Garmin’s New Smartwatch Helps You Plan for Your Personal Best

When I put on a new smartwatch, one of the first things I do is…

Garmin’s New Smartwatch Helps You Plan for Your Personal Best

When I put on a new smartwatch, one of the first things I do is try to figure out what exactly the device is built to do. Some have a narrow focus for one particular type of user, while others try to check every single box for the masses.

a close up of a watch: The Garmin Forerunner 745 is a $500 performance-based smartwatch for triathlon athletes that offers high-level fitness tracking and performance data.

© Garmin/MH Composite
The Garmin Forerunner 745 is a $500 performance-based smartwatch for triathlon athletes that offers high-level fitness tracking and performance data.

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The latest entry in Garmin’s Forerunner line, the 745, is squarely in the former category. The device has a basic design and features clearly tailored to serious athletes—or aspiringly serious athletes, at least—looking for a new tool to help fine-tune their training plan. Garmin is crystal clear about exactly what type of activity the device is made for too, marketing it explicitly as a triathlon companion. The company is mostly successful in its aims here, and the 745 quickly became a solid tracking partner for my workouts and beyond over the week-long test period.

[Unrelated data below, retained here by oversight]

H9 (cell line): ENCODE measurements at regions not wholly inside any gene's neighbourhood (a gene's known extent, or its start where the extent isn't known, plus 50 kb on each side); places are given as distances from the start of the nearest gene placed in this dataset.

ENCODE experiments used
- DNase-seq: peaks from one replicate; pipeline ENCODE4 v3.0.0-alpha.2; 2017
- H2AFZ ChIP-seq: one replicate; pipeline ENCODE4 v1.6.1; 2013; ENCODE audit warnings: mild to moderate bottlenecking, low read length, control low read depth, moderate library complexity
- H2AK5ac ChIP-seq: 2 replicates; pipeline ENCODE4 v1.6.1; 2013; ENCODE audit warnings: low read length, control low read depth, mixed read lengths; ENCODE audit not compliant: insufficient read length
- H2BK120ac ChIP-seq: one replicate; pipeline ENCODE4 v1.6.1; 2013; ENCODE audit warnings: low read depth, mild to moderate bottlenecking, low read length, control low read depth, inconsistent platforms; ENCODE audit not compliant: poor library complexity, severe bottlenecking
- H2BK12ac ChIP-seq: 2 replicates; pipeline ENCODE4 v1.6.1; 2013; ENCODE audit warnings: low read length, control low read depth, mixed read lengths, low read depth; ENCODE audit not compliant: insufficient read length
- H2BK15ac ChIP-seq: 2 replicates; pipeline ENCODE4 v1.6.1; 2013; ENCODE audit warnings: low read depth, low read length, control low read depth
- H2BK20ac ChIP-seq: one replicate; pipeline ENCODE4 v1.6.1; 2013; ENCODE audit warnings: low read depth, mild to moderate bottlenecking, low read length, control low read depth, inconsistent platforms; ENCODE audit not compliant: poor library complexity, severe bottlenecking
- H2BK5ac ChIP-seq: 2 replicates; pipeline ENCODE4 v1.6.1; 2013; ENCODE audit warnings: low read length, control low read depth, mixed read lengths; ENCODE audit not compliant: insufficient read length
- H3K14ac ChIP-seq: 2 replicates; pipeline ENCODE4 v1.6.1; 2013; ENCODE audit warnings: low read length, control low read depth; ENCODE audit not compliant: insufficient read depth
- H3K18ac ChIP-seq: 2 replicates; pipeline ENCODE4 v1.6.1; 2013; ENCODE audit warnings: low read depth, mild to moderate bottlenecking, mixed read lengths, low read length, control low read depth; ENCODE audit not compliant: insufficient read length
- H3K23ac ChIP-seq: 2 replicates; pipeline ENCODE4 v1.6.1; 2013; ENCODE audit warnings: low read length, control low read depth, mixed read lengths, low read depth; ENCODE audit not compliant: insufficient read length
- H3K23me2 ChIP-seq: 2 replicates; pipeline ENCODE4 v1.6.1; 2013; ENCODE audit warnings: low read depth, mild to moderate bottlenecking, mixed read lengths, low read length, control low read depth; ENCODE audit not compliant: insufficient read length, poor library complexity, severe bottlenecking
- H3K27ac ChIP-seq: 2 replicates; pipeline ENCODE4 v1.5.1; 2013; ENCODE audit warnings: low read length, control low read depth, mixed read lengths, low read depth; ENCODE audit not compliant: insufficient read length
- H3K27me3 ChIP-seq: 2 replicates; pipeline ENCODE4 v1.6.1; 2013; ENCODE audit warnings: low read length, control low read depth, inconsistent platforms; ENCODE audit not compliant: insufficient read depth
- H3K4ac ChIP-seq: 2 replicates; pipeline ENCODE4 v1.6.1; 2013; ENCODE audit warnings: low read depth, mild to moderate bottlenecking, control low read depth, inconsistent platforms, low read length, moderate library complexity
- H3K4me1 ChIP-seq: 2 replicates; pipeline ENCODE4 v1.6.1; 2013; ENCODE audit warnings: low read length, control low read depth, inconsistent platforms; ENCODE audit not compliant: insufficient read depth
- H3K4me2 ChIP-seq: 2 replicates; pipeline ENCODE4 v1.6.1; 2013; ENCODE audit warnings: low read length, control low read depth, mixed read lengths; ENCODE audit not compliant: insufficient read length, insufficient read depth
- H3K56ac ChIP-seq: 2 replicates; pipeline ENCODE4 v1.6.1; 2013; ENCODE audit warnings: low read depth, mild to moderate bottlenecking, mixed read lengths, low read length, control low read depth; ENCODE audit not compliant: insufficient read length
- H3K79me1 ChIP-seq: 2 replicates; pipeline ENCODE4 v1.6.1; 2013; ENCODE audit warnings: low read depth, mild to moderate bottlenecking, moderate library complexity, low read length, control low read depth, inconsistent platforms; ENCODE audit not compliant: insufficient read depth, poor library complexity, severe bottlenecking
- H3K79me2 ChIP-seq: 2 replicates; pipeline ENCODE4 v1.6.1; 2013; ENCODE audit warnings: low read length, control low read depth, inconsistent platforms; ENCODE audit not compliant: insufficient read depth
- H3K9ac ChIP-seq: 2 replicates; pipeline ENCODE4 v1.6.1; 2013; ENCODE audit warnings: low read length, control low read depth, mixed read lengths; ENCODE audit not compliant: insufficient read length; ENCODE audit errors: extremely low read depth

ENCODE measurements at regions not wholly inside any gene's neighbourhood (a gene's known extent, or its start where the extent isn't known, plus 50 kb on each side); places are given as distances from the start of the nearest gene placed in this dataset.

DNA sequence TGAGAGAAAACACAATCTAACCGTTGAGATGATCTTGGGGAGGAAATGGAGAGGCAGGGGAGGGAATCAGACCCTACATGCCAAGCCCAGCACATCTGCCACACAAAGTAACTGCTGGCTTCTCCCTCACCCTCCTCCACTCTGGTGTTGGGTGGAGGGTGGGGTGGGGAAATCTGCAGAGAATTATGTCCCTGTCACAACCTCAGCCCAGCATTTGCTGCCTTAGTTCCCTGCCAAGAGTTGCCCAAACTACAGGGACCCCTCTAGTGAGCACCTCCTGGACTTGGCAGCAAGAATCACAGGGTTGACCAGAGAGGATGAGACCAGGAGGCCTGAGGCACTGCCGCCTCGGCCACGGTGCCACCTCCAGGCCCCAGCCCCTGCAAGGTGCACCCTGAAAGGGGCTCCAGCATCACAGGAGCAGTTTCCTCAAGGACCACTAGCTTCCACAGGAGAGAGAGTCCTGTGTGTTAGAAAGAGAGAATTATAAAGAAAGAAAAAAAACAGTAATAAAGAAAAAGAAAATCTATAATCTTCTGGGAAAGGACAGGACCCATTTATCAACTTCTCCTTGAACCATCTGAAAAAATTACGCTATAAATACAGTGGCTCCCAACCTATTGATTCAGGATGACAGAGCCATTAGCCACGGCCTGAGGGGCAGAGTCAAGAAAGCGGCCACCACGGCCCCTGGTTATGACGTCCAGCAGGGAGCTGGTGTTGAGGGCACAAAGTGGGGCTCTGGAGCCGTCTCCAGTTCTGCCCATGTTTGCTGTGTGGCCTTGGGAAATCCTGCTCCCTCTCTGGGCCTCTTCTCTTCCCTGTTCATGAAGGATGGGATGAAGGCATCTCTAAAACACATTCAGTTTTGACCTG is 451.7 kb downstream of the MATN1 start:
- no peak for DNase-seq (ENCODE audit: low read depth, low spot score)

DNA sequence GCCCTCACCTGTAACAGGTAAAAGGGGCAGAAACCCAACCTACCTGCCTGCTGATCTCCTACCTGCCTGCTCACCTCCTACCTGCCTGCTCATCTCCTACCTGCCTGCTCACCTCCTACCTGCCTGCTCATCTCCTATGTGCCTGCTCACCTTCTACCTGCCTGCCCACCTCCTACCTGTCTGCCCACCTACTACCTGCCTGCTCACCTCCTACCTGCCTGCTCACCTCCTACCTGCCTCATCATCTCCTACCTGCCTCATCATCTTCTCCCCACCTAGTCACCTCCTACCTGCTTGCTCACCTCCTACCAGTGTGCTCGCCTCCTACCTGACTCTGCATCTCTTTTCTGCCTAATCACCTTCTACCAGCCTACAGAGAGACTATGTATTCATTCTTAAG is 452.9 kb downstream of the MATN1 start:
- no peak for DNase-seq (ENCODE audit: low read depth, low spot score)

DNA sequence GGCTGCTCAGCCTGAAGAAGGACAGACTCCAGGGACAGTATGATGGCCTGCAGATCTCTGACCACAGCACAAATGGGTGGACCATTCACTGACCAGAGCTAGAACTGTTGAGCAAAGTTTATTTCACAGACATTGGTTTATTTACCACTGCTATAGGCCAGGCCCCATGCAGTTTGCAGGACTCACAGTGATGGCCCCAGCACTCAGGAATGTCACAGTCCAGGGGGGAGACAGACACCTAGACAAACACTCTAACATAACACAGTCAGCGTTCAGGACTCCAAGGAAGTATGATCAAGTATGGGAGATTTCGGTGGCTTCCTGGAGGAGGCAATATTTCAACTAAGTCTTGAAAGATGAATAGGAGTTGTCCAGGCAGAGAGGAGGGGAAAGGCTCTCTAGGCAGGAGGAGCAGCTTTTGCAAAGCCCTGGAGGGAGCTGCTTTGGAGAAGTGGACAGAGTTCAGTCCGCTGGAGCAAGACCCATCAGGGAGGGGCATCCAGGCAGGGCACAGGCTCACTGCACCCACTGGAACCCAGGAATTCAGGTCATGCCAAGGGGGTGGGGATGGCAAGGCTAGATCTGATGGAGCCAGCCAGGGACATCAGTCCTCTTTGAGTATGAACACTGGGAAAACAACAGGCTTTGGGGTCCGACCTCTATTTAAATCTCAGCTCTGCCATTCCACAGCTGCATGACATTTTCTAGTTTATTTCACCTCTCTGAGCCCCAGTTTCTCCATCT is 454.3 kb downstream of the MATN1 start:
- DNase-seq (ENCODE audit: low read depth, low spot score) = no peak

a close up of a watch: Garmin Forerunner 745

© Garmin
Garmin Forerunner 745


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The 745 serves well in its most basic function, as a watch. The casing is lighter than some other heavy-duty trackers, like the Suunto 9 or Garmin’s own Fenix 6. My test unit came in red, which makes it great for runners, but a bit bold if you want to dress it up for wear.


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Garmin’s OS, which I’ve grown more accustomed to after testing the excellent Venu for three months and making the Fenix 6 my everyday wear for most of the summer, is one of the best. Rather than overwhelming the wearer with menu upon menu of smart features, the most essential functions are available with just a few presses of a button. Training data is clearly accessible right on your wrist, and broken down into easily understood categories.